"Attainment of the Sustainable Development Goals (SDGs) will require that the Association of Southeast Asian Nations (ASEAN) countries continue their considerable past achievements. The Millennium Development Goals—which were to have been met by 2015—helped focus attention on achieving progress towards poverty reduction, better health outcomes, and improvements in education in the ASEAN developing countries. The 17 SDGs—adopted in 2015 and to be met by 2030—cover a wider set of interlinked development objectives, such as inclusion and environmental sustainability, which are important for all countries, including all ASEAN member countries.
ASEAN countries have made significant progress in improving incomes and economic opportunities, including for women, and reducing poverty since 2000. Reflecting the economic dynamism of the region, strong income growth, structural transformation, and infrastructure improvements continue to support sustainable development in ASEAN. With continued income growth and strong policy efforts, most ASEAN countries are on track to eradicate absolute poverty by 2030, a major milestone. Also, several ASEAN countries already do relatively well in terms of gender equality. As a result, given support from continued income gains, economic welfare in ASEAN countries is expected to continue converging towards advanced Asia levels.
Ensuring more inclusive and environmentally sustainable growth presents a key challenge for ASEAN. Despite some progress, income inequality remains relatively high in several countries and the shift towards manufacturing strains environmental sustainability. These challenges hamper ASEAN welfare convergence relative to advanced Asia. Policies to close these gaps in sustainable development can lead to significant gains. For the lower-middle-income ASEAN countries, in particular, more determined policy efforts are needed to improve infrastructure, as well as health and education outcomes. Remaining sustainable development challenges call for comprehensive, country-specific SDG strategies formulated in the context of national development plans and close monitoring through the voluntary review process.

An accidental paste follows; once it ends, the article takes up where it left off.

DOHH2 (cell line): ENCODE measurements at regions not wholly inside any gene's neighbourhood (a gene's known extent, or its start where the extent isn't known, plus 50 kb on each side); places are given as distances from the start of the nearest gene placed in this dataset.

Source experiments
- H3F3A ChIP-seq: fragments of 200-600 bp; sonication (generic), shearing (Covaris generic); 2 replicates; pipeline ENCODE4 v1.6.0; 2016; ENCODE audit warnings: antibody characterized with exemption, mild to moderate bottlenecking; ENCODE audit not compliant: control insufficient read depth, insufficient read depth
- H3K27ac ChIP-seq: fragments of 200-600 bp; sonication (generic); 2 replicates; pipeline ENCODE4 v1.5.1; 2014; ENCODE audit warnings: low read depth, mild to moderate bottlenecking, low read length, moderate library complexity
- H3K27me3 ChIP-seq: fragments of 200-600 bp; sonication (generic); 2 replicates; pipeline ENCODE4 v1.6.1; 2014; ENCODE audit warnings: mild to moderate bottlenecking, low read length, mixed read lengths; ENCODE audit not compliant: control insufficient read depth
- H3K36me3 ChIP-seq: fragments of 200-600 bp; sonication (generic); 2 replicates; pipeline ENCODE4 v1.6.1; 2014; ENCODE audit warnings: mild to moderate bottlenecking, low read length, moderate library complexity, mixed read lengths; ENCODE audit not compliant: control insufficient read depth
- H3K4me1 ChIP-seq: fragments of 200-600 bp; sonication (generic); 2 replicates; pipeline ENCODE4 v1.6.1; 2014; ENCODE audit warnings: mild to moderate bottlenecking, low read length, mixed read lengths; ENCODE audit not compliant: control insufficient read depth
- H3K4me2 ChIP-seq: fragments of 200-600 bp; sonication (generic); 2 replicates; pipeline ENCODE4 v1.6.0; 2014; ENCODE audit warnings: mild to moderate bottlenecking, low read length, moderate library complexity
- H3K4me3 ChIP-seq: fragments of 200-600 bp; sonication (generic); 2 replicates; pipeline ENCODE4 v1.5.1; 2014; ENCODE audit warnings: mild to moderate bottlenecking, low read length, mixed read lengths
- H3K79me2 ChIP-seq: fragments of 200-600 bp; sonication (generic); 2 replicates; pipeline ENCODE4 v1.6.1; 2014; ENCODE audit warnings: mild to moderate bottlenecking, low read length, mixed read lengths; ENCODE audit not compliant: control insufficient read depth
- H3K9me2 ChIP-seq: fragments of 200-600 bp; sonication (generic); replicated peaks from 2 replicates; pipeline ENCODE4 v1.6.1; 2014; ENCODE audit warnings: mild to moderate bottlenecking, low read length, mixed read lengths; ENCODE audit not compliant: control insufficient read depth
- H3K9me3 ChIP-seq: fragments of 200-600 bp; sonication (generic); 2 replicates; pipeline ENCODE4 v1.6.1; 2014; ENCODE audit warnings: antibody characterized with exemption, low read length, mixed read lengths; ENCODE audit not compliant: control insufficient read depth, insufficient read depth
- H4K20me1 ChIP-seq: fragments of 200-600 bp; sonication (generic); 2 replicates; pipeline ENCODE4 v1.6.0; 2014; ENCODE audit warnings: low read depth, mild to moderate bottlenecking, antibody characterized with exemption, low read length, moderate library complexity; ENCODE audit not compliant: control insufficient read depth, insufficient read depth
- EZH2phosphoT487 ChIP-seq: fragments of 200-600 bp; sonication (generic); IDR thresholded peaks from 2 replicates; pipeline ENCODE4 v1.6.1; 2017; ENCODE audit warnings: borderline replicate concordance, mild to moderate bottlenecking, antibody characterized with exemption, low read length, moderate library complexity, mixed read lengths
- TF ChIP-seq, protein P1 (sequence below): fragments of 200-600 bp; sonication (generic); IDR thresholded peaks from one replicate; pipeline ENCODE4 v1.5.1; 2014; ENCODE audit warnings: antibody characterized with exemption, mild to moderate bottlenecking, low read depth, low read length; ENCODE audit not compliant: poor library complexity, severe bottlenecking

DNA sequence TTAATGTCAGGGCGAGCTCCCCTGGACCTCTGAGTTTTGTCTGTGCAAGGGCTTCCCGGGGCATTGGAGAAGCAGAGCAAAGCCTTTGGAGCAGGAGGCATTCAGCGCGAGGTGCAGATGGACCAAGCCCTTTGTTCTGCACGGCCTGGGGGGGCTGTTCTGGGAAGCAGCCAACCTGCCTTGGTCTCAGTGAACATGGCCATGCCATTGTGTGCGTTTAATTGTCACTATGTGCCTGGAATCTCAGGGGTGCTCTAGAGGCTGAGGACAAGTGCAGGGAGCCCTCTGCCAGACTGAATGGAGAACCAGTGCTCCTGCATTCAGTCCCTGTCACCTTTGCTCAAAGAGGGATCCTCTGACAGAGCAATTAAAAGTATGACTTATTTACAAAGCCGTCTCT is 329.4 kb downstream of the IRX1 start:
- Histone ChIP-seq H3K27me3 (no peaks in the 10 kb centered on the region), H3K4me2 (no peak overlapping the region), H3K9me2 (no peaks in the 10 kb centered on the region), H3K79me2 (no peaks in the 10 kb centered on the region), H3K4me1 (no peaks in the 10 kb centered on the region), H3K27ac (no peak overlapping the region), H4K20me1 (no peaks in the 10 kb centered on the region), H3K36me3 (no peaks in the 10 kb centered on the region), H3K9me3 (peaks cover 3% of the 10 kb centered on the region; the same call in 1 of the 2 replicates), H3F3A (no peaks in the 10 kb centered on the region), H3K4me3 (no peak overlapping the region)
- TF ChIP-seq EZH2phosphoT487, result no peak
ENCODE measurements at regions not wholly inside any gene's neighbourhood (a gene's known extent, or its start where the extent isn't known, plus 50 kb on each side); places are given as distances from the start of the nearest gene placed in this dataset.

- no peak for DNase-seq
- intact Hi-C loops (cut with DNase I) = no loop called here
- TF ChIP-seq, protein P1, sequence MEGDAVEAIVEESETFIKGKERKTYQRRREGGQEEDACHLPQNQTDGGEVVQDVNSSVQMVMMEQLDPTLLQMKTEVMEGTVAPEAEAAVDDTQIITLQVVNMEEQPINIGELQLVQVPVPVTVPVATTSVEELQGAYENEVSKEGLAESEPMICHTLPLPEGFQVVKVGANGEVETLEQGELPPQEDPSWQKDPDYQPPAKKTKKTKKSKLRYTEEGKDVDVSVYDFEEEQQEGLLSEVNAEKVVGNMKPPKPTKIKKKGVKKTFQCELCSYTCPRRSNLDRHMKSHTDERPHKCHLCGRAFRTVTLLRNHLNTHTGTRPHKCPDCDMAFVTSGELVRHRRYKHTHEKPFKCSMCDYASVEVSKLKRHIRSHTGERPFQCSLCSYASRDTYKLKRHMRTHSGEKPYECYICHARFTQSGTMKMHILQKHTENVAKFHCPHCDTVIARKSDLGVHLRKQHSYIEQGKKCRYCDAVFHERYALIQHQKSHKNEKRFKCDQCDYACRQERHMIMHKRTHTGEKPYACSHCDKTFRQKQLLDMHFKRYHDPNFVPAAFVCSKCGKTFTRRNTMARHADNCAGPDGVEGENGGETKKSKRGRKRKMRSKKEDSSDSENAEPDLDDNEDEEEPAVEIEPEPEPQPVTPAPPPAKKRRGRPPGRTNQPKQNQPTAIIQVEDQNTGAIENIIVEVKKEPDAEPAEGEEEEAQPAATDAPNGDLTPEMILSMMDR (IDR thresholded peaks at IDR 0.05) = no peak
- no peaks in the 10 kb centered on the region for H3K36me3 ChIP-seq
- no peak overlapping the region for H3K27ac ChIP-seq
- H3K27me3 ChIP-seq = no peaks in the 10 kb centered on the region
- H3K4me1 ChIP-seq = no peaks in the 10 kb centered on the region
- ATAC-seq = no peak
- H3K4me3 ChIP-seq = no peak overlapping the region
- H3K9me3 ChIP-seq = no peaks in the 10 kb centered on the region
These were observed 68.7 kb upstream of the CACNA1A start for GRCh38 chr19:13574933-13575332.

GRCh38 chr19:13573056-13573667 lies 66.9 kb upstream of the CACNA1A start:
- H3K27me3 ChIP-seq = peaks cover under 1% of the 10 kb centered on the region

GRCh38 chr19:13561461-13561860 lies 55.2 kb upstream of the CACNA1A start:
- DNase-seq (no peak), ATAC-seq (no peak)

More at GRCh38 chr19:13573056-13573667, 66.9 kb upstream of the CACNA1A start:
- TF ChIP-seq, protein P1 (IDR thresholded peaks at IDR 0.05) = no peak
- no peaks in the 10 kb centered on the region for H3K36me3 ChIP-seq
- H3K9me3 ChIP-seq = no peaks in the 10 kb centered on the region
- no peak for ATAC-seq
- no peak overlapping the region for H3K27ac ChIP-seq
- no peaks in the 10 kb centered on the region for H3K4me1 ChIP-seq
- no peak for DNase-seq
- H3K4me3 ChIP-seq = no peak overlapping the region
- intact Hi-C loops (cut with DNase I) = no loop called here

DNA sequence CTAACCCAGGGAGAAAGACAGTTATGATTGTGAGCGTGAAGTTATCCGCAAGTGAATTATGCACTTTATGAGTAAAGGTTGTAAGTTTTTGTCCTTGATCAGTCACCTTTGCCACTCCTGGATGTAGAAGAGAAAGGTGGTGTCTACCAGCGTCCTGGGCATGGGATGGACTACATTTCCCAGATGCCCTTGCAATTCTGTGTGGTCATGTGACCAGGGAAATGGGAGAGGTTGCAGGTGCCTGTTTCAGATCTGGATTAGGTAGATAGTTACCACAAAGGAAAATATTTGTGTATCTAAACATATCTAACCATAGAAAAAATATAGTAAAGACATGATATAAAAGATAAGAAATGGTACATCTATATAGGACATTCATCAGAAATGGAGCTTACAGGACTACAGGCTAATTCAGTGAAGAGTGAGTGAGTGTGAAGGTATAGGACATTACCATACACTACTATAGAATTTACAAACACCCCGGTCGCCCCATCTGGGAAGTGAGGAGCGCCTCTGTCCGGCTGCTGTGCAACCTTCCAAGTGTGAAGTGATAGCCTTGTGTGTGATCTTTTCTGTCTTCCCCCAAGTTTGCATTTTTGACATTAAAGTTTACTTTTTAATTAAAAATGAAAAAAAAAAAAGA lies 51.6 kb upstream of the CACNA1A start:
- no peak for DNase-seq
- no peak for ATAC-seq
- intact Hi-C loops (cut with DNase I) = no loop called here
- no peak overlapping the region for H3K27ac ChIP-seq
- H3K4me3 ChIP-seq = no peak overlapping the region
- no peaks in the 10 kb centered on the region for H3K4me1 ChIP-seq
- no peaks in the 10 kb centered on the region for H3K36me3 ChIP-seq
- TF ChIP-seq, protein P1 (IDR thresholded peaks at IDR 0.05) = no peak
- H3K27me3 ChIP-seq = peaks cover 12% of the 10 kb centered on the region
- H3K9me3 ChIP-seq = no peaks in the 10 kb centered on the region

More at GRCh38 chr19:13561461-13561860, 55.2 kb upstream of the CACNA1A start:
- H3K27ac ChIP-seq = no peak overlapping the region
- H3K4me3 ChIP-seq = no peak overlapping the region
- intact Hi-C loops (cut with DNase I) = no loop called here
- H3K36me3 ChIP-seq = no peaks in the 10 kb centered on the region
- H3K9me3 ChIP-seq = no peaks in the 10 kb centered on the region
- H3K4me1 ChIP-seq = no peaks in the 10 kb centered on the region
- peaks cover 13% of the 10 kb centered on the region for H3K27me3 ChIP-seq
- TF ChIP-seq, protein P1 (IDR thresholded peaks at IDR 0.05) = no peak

Pursuing sustainable development entails sizeable spending needs. Estimates for Indonesia and Vietnam, the two cases studies considered in this paper, show that reaching the level of best performers in their income group in infrastructure, health, and education by 2030 could entail an additional cost of 5½–6½ percent of GDP per year. While development needs vary across countries, estimates suggest large spending needs for most ASEAN countries. Meeting them will require efforts on multiple fronts, including improvements in spending efficiency, tax capacity, and support from the private sector. For developing ASEAN countries, concessional financing from development partners will be required.
The IMF continues to engage ASEAN countries in key areas as they pursue their SDGs. As called for in their mandates, ASEAN and the IMF both strive for economic growth and sustainable development through economic integration and collaboration among their member countries. The IMF has increased its engagement with ASEAN countries to support their policy efforts through its policy diagnostics, advice, and capacity development. ASEAN countries have also received support through IMF initiatives in strengthening revenue mobilization, building state capacity for infrastructure provision, pursuing economic and financial inclusion, addressing the challenges of climate change, strengthening economic institutions for good governance, and building statistical capacity. While fundamental reforms to improve sustainable development take time to bear fruit, there is evidence that efforts have started to pay off. "